Nurudin Farah is the author of nine novels, including From a Crooked Rib, Links and his Blood in the Suntrilogy: Maps, Gifts, and Secrets. His novels have been translated into seventeen languages and have won numerous awards. Farah was named the 1998 laureate of the Neustadt International Prize for Literature, "widely regarded as the most prestigious international literary award after the Nobel" (The New York Times). Born in Baidoa, Somalia, he now lives in Cape Town, South Africa, with his wife and their children.
- In traditional Somali society, women are the property of men—whether of fathers, husbands, or male relatives—and are expendable commodities. Discuss this in relation to From a Crooked Rib.
- Ebla flees an arranged marriage only to find herself a victim of yet another bartered marriage. To forestall it, she rushes into accepting Awill’s marriage proposal. Discuss what other possible actions she might have taken, given her situation.
- Ebla ruminates over the lot of a cow that resents the slaughter of its calf. Moreover, in many other passages in the novel, Ebla seems obsessed by the situation in which these beasts exist. Discuss this recurring theme.
- How does Ebla treat the two women—Asha and the widow—who are without husbands? What is the place of such women in the lives of men who seek their services? Are they accomplices, abettors of women’s continued oppression, or is there another way to see them?
- What do you make of the unexpected bits of comedy that are mixed into what is generally a very serious novel?
- Ebla’s wedding night leaves her traumatized. Why? How much do you know about female infibulation, a practice known these days as genital mutilation?
- When Ebla first meets Awill, she feels as though an insect is crawling on her back. What do you make of the image? Why does she feel awkward about the meeting?
- When, having “married” Tiffo without being “divorced” from Awill, she proclaims that they are now equal because Tiffo has another wife and she has another husband, he calls her a harlot. Discuss the implications of their positions. Compare Ebla’s insistence that women and men are equal with Tiffo’s claim that women are inferior to men.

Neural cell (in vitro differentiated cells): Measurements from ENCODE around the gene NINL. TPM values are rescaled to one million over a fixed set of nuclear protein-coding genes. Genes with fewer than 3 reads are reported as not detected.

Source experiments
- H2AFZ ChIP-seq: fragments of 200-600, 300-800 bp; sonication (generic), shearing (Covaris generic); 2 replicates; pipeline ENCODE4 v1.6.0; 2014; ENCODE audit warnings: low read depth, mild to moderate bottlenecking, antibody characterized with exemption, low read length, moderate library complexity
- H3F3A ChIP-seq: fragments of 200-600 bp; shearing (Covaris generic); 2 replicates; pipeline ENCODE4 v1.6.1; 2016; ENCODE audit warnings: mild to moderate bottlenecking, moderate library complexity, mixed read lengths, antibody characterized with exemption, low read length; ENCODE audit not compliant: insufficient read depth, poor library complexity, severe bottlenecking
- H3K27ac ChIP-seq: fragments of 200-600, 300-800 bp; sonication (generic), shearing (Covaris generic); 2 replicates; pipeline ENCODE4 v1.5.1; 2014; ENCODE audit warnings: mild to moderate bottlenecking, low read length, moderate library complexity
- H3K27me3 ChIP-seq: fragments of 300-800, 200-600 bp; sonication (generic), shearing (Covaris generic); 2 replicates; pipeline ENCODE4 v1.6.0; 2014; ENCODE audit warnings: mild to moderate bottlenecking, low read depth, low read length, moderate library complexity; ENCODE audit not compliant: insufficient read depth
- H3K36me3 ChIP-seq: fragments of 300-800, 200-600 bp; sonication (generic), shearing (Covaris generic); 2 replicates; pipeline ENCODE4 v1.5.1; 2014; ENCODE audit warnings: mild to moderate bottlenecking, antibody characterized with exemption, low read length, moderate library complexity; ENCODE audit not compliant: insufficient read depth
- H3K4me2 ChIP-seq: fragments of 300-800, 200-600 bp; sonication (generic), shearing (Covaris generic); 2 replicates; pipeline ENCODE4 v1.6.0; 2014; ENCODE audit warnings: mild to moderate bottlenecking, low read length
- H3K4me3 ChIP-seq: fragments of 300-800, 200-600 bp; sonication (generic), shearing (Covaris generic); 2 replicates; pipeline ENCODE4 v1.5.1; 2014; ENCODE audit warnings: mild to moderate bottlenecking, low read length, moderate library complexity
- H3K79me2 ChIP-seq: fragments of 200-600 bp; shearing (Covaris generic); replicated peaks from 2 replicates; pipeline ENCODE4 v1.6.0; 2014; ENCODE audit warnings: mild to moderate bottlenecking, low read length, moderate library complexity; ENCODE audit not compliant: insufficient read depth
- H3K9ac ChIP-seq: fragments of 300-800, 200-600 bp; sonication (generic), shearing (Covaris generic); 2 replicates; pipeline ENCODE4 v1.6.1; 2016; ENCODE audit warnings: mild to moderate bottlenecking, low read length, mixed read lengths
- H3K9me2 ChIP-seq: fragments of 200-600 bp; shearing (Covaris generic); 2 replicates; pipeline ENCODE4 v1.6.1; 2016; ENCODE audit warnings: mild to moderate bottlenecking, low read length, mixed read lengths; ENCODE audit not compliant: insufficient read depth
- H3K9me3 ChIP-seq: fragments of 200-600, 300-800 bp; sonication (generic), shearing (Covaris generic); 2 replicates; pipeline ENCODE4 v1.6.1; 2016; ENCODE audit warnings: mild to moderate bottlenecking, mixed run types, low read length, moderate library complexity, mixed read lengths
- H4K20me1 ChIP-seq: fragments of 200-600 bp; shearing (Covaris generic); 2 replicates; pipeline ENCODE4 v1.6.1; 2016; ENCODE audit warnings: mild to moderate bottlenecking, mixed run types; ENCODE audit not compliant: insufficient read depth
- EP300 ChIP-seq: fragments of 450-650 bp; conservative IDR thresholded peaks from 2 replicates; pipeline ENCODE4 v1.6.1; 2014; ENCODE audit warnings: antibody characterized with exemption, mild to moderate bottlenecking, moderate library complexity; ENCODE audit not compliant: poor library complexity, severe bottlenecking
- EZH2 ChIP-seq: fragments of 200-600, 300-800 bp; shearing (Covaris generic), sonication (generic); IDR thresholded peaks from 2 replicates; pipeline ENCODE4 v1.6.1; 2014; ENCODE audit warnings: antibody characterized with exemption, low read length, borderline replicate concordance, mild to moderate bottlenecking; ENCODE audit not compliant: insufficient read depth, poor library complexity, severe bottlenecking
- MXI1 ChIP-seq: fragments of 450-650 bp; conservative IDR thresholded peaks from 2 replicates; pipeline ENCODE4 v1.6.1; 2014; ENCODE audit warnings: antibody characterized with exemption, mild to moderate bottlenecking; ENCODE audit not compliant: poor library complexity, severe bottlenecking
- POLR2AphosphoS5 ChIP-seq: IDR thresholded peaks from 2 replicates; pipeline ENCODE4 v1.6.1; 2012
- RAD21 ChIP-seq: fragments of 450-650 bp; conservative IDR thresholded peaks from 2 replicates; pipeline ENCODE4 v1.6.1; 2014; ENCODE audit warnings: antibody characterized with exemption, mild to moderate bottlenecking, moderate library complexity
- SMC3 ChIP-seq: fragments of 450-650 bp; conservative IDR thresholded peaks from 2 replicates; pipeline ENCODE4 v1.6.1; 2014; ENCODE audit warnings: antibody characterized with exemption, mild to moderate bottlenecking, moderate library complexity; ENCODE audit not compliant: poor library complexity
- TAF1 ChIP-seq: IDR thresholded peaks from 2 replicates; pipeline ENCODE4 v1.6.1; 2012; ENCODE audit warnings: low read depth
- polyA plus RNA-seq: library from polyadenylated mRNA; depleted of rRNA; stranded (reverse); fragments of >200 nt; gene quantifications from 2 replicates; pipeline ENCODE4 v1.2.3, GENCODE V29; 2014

- If Ebla is wanton in her wifehood, as the literary critic Derek Wright put it, and if Asha is her procuress and the sheikhs who are paid to officiate at her marriages a dishonest lot, then is Ebla justified in comparing her sexual parts to a bank?
Most Helpful Customer Reviews
From a Crooked Rib tells the story of Ebla, a Somali girl, from the period in her life when she was roughly eighteen years following her for two years. The story starts out with Ebla running away from her village and her duties of the sole caregiver for her extremely old grandfather, and follows her path through a series of attempts of different folks who are providing for her trying to sell her as a bride to some unknown man for a dowry. Ebla ends up in a marriage of sorts, and in this situation continues to confront the themes she opines on throughout the book: why society elevates men above women and different standards between men and women are the main themes, with a smattering of debate on female circumcision, how she may be different from other African women, village life vs. city life in Africa. Overall a short, taut, almost adventure story of a precision thinker struggling with her take on injustices as she struggles to survive and thrive in areas of desolate poverty.
This is a quick book, but also a strange one in the end. Marketted as a book about a girl named Elba who must try to retain her identity in a patriarchal world, it seems to fall short of this goal since, simply, Elba doesn't seem to Have much of an identity. Her confusion, whether cultural or individual, leaves her far short of being able to fight for a persona that she doesn't have beyond moving from moment to moment at her own preference. On the whole, I'd have to say that I found the book an entertaining diversion, but it also seems to be something of a game. In the end, I felt sympathy for nearly every character But Elba, and that's either a masterful turn of the author's, or a mistake--I'm still not sure which. It is, though, the ending note which keeps me from recommending this work or even finding it memorable. It seems more of an experiment, and one that just falls short.